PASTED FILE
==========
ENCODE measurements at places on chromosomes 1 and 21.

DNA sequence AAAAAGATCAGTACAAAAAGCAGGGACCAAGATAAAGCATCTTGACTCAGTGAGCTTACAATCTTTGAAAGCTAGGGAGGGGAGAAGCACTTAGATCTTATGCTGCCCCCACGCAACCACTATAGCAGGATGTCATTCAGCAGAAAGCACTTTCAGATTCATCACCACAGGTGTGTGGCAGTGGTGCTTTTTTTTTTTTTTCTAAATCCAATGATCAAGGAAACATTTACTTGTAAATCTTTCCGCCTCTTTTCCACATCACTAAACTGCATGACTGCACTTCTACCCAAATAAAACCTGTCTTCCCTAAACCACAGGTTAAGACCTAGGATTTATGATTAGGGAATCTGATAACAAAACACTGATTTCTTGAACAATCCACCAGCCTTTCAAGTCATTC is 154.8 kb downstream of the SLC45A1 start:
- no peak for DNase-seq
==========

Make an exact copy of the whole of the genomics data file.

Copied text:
ENCODE measurements at places on chromosomes 1 and 21.

DNA sequence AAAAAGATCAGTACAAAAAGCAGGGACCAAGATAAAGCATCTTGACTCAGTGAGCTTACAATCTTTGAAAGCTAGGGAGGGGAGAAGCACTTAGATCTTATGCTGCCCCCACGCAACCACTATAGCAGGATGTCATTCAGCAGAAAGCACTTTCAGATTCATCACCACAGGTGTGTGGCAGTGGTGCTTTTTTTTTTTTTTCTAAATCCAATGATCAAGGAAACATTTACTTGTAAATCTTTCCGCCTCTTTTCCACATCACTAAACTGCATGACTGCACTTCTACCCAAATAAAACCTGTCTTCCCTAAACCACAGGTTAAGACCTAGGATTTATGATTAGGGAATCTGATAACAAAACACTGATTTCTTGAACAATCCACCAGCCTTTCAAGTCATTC is 154.8 kb downstream of the SLC45A1 start:
- no peak for DNase-seq